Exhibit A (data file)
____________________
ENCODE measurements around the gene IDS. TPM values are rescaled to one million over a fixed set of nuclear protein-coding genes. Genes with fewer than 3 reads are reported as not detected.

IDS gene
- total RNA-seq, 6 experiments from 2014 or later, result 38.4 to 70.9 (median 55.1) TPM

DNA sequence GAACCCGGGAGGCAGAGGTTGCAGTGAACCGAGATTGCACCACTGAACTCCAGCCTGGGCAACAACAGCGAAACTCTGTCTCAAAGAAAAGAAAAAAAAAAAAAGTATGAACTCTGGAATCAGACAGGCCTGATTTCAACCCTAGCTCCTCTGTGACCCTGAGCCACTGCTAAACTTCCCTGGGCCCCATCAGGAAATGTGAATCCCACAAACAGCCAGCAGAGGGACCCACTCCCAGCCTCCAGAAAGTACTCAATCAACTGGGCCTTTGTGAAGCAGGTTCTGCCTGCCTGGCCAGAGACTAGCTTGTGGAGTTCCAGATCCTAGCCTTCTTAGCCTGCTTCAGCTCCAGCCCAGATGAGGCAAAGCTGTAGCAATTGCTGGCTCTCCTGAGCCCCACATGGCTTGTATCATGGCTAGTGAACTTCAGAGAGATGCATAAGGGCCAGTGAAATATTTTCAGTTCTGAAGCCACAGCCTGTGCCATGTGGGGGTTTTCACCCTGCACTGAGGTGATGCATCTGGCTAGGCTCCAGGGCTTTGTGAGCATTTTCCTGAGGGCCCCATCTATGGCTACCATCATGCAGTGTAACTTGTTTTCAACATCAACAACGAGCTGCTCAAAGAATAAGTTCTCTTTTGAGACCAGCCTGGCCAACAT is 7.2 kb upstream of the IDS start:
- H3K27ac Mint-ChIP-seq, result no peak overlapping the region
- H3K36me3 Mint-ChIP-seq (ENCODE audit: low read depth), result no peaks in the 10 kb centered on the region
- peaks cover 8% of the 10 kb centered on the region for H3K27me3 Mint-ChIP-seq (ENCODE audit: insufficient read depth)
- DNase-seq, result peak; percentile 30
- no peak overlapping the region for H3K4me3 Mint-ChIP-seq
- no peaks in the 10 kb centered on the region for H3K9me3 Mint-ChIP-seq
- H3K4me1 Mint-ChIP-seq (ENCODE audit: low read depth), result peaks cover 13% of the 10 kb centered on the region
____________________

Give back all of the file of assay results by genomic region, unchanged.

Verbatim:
ENCODE measurements around the gene IDS. TPM values are rescaled to one million over a fixed set of nuclear protein-coding genes. Genes with fewer than 3 reads are reported as not detected.

IDS gene
- total RNA-seq, 6 experiments from 2014 or later, result 38.4 to 70.9 (median 55.1) TPM

DNA sequence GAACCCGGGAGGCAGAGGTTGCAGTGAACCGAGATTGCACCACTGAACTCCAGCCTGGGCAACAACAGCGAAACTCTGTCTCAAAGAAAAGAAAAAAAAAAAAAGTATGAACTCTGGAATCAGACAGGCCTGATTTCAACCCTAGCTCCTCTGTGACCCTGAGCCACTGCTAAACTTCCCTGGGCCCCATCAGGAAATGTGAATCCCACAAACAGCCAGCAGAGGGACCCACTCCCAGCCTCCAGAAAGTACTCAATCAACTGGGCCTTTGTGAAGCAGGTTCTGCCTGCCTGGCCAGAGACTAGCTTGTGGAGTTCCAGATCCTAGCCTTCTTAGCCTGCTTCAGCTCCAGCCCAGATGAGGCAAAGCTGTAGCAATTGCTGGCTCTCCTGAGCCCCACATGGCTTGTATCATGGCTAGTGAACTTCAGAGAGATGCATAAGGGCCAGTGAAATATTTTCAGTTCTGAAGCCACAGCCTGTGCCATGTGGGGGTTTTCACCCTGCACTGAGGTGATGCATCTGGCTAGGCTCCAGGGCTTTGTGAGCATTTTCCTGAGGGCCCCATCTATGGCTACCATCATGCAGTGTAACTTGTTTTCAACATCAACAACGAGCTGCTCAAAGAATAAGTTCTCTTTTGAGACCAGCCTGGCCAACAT is 7.2 kb upstream of the IDS start:
- H3K27ac Mint-ChIP-seq, result no peak overlapping the region
- H3K36me3 Mint-ChIP-seq (ENCODE audit: low read depth), result no peaks in the 10 kb centered on the region
- peaks cover 8% of the 10 kb centered on the region for H3K27me3 Mint-ChIP-seq (ENCODE audit: insufficient read depth)
- DNase-seq, result peak; percentile 30
- no peak overlapping the region for H3K4me3 Mint-ChIP-seq
- no peaks in the 10 kb centered on the region for H3K9me3 Mint-ChIP-seq
- H3K4me1 Mint-ChIP-seq (ENCODE audit: low read depth), result peaks cover 13% of the 10 kb centered on the region